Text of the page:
Situational awareness is an important component of individual safety on and off the job. It is tempting to lose focus when performing routine tasks and maintaining operative situational awareness requires real effort.
When an investigation is necessary, SCIS expects its officers to be thorough and efficient while protecting our clients’ interests, the
privacy of the individuals involved, and maintaining a standard that reflects Securitas’ values.
Weather Safety During a Pandemic
Severe weather can occur at any time of year. Summer and winter storms can generate a variety of weather phenomena— strong winds, wildfires, flooding, tornadoes, hail, ice and other hazardous conditions.
Travel Health & Safety in 2020
As travel restrictions ease and people begin to move about more freely, it is important to be aware of guidelines that help reduce the spread of sickness. Viruses, such as the novel coronavirus that causes COVID-19, can be easily transmitted from one person to another.
Preparing for Civil Unrest
As in any emergency, one of the keys to your safety is to remain calm. There may be a lot of confusion, and news and social media may give inaccurate or contradictory information. Remain vigilant and adaptable to the developing situation.
Have a Heart
According to the American Heart Association (AHA), four out of five sudden cardiac arrests happen at home, which means knowing CPR can mean the difference between life and death.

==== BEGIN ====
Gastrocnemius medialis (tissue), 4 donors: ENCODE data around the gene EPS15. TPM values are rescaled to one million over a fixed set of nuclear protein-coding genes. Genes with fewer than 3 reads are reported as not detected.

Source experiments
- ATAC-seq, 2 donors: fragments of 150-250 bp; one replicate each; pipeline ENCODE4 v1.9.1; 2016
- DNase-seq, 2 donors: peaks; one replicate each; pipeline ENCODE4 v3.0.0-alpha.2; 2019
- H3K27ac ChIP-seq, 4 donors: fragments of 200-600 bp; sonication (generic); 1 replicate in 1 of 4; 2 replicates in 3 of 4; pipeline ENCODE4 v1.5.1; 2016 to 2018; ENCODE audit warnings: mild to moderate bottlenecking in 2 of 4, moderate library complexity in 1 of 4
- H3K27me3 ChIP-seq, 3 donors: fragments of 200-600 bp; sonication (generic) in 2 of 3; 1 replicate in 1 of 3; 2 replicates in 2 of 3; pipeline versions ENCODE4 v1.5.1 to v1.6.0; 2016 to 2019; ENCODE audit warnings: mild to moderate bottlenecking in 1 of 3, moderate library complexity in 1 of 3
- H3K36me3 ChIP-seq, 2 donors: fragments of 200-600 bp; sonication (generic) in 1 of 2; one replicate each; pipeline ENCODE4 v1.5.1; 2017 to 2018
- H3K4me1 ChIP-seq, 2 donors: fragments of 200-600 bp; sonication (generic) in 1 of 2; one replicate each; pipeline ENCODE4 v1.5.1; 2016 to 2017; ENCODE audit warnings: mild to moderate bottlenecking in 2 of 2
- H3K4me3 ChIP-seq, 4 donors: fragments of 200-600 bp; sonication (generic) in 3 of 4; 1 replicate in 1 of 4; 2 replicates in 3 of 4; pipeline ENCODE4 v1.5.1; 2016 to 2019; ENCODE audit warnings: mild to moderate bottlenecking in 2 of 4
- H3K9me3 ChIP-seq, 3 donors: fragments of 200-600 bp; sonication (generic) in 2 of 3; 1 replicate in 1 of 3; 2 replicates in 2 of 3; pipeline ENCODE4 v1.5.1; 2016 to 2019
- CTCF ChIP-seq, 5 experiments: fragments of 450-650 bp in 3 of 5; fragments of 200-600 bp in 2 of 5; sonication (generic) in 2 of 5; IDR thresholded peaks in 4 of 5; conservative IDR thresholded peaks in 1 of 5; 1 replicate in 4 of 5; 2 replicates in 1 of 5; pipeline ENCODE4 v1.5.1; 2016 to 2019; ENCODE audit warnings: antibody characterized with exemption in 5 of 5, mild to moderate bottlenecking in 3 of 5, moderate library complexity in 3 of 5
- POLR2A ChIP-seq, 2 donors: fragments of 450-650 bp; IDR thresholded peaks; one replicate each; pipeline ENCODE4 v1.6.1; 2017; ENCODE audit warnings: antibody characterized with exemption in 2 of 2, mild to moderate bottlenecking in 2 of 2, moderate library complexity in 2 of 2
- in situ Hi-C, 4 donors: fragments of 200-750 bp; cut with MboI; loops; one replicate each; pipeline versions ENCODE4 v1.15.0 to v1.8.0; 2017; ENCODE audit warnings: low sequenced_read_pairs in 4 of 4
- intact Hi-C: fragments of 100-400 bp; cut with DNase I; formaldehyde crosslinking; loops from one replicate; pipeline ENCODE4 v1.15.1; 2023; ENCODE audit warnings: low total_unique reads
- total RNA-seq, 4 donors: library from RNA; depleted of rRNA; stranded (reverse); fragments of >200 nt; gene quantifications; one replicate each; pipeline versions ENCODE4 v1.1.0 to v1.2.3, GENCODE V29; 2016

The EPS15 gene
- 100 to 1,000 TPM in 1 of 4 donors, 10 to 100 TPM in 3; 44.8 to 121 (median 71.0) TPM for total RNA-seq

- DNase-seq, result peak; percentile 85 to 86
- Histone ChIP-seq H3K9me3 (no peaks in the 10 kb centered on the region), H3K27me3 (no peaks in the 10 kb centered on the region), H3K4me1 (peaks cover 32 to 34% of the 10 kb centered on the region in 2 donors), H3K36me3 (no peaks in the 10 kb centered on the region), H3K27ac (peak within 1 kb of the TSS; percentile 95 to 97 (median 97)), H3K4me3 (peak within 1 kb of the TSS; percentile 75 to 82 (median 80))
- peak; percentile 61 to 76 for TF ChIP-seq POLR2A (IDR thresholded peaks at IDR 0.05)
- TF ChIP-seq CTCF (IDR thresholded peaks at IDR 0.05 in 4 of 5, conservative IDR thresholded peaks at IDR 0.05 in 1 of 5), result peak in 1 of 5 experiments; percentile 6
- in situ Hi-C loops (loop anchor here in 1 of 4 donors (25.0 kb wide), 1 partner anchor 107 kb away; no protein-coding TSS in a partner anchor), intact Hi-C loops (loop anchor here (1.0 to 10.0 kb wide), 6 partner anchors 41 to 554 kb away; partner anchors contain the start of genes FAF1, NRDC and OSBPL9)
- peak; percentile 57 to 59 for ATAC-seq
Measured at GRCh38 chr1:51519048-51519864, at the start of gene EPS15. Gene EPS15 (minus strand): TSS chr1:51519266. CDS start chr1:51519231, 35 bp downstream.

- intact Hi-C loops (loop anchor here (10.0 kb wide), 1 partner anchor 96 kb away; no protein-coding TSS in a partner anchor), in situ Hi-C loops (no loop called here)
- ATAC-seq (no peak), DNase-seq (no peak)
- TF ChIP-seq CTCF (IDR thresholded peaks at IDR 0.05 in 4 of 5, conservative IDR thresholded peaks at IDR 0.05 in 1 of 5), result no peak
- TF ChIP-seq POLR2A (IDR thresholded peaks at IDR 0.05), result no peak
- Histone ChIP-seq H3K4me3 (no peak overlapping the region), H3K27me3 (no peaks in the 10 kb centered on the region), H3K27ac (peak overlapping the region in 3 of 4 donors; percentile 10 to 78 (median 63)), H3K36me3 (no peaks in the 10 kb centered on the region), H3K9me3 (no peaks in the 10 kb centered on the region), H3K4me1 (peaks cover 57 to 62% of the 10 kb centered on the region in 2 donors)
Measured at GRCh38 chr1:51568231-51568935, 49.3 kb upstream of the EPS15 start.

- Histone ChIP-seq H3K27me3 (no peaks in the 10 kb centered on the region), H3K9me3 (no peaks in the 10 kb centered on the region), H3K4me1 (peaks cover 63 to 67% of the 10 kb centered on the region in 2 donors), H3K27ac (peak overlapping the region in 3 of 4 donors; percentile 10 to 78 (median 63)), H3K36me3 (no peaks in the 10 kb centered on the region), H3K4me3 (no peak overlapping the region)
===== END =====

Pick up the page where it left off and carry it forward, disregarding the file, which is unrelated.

Security in Uncertain Times
Personal security awareness is essential in uncertain times. Awareness is a choice. One must choose to pay attention. Routine tasks often become just that: routine. Maintaining operative situational awareness requires real effort. Take time to focus on your responsibilities and your surroundings, even those that are most familiar.
Stress Management in an Emergency
Medical or fire emergencies are stressful environments, and stress is a natural human reaction in an emergency. However, panic and anxiety from stressors can lead to inaction and cause unnecessary distress. Knowing what to do in a stressful situation can prepare you with the information needed to stay calm and act effectively to keep yourself and your co-workers safe, and can help you make better and safer decisions about what to do.
Keys to Workplace Safety
According to OSHA statistics, slips, trips and falls (STF) are responsible for the majority of nonfatal occupational injuries nationwide. More than half of these injuries result from falls on level surfaces. Keeping an eye out for potential hazards can help create a safe work environment.
Responding to An Active Shooter
Active shooting has become a common cause of occupational fatalities in recent times, with instances occurring in schools, offices, shopping malls and other public places. It is essential to know how to react when you face such an incident. Being aware of safety strategies can help you not just stay safe, but also help save the lives of many. An untrained person is likely to react with fear, helplessness and panic. A trained person on the other hand, can make a big difference to himself or herself, to the people around, and to the situation.